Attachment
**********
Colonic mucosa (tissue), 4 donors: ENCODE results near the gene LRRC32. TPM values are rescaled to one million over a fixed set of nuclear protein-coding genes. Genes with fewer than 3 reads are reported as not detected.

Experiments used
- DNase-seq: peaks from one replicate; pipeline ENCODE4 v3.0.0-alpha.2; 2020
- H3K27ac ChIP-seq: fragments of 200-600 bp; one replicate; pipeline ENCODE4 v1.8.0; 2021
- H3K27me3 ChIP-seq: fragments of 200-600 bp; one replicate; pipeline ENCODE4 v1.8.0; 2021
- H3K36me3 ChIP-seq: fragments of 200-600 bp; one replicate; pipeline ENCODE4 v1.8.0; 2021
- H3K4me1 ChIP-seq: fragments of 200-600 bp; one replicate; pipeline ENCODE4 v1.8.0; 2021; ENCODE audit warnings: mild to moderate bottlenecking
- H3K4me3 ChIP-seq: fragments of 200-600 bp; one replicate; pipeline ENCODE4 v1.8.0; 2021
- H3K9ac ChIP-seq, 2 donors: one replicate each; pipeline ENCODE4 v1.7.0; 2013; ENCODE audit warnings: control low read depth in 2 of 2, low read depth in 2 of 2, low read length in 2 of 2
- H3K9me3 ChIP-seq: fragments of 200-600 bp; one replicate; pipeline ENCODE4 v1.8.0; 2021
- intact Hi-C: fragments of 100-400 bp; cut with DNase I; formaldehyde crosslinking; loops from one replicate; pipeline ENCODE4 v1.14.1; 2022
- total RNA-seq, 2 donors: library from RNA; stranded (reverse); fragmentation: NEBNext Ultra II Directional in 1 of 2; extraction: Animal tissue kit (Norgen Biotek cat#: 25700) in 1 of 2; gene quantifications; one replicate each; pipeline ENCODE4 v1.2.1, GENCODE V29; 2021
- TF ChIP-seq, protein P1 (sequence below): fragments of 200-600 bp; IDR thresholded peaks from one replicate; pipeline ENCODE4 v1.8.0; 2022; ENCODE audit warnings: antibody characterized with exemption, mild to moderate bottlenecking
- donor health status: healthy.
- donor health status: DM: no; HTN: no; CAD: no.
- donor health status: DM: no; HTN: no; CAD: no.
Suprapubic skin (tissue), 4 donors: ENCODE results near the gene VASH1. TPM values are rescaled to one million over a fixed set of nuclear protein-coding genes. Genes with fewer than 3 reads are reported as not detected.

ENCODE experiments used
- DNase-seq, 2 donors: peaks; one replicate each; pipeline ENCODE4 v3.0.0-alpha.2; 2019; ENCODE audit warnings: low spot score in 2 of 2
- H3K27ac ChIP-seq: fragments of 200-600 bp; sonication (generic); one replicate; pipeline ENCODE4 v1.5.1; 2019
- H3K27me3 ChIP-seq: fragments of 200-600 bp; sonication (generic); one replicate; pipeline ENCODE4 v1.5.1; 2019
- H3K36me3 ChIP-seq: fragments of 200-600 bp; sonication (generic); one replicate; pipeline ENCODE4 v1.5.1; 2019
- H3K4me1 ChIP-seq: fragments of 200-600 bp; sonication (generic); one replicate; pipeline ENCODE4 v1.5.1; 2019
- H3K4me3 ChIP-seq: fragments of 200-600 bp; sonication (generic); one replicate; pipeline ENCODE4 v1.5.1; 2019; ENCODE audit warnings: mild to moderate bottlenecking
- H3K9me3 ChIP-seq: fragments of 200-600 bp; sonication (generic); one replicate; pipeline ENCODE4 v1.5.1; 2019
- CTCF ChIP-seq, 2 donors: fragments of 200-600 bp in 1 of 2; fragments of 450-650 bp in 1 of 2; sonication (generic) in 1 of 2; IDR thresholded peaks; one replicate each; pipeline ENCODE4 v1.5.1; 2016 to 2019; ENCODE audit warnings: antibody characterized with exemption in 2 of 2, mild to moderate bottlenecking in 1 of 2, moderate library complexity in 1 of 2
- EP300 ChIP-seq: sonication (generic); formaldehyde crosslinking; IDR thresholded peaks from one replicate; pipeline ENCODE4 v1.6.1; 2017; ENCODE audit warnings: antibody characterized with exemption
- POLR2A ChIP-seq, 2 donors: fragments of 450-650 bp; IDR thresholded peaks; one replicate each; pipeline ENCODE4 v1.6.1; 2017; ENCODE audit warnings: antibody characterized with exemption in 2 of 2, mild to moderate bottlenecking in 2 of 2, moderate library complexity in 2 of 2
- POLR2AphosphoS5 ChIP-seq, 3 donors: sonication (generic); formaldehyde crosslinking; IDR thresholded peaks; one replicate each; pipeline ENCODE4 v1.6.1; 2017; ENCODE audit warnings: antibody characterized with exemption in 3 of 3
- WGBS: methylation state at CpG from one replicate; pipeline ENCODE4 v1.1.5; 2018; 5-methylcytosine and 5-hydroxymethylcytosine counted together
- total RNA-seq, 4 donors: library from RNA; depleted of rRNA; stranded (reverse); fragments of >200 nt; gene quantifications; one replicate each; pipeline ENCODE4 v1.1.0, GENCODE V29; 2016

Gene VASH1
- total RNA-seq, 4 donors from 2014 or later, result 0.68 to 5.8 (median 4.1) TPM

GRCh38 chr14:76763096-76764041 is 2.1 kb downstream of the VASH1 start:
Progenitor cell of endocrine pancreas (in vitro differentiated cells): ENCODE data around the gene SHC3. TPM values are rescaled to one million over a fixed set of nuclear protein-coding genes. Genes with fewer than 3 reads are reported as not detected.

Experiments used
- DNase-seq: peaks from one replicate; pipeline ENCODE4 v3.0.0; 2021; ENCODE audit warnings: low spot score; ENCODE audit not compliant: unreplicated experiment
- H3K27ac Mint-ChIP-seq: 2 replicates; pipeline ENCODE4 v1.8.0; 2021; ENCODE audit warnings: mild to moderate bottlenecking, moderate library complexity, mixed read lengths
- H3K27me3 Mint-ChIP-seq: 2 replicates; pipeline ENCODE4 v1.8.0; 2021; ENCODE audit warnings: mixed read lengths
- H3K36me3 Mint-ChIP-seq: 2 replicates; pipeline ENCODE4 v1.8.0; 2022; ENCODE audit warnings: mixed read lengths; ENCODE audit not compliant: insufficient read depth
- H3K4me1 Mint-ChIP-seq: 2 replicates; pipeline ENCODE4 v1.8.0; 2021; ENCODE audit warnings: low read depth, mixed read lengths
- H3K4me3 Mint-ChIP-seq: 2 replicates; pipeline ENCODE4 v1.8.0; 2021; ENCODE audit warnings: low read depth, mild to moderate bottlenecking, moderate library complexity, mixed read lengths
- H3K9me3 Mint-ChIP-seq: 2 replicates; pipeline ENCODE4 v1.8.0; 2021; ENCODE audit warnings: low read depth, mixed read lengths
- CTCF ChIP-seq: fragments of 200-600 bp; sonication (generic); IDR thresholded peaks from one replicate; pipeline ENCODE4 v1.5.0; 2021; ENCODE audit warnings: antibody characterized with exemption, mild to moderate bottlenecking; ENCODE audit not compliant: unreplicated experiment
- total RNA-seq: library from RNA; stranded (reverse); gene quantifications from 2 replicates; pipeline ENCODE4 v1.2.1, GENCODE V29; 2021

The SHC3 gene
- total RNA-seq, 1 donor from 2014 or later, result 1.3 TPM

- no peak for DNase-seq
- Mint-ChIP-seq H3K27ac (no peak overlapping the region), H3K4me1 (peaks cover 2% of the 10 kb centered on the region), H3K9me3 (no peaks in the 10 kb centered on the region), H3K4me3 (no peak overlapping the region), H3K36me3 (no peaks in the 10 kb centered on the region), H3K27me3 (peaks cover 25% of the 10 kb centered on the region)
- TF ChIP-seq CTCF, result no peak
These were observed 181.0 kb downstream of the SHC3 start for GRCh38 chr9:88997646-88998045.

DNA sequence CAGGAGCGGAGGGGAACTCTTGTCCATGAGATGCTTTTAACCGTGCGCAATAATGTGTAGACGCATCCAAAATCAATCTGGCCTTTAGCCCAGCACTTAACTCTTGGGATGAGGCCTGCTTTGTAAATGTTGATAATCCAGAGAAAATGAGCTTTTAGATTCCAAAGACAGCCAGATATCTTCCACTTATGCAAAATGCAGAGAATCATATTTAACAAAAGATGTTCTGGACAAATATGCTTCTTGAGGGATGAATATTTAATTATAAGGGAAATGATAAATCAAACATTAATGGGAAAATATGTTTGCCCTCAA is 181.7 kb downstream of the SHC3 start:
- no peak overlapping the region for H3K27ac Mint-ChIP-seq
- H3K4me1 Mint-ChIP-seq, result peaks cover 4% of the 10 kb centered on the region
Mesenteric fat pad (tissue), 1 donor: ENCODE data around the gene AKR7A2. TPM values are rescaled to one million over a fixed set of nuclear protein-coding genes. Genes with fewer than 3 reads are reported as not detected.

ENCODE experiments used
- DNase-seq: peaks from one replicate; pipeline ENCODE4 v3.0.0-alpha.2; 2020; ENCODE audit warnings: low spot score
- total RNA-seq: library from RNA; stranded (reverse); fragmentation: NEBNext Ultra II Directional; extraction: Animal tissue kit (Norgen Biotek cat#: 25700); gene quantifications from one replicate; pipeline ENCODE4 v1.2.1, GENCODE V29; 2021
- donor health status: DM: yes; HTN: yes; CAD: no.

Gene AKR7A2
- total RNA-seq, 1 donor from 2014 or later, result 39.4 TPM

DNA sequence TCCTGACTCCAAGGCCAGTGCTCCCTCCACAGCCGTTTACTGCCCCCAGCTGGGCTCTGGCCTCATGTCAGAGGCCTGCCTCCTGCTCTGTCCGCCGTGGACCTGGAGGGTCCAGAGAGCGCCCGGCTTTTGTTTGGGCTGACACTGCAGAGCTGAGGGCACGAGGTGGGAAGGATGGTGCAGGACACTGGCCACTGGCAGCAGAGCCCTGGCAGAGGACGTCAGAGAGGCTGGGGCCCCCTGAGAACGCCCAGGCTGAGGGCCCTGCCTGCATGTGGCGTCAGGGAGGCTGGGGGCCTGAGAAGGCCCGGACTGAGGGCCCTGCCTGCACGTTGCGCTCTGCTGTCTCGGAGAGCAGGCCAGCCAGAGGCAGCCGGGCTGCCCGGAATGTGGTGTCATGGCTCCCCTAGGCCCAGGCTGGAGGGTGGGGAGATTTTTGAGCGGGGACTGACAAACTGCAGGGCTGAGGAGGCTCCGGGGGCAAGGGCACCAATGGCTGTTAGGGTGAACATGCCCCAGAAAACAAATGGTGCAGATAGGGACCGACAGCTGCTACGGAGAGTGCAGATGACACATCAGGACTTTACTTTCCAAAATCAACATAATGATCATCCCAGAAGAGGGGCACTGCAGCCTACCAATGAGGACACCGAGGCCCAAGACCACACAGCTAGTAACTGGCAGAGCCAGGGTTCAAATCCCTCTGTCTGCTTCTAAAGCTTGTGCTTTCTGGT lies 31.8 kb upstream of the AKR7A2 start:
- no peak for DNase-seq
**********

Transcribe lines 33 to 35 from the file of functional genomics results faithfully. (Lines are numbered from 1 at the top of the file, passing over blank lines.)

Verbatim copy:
- total RNA-seq, 4 donors from 2014 or later, result 0.68 to 5.8 (median 4.1) TPM

GRCh38 chr14:76763096-76764041 is 2.1 kb downstream of the VASH1 start:
Progenitor cell of endocrine pancreas (in vitro differentiated cells): ENCODE data around the gene SHC3. TPM values are rescaled to one million over a fixed set of nuclear protein-coding genes. Genes with fewer than 3 reads are reported as not detected.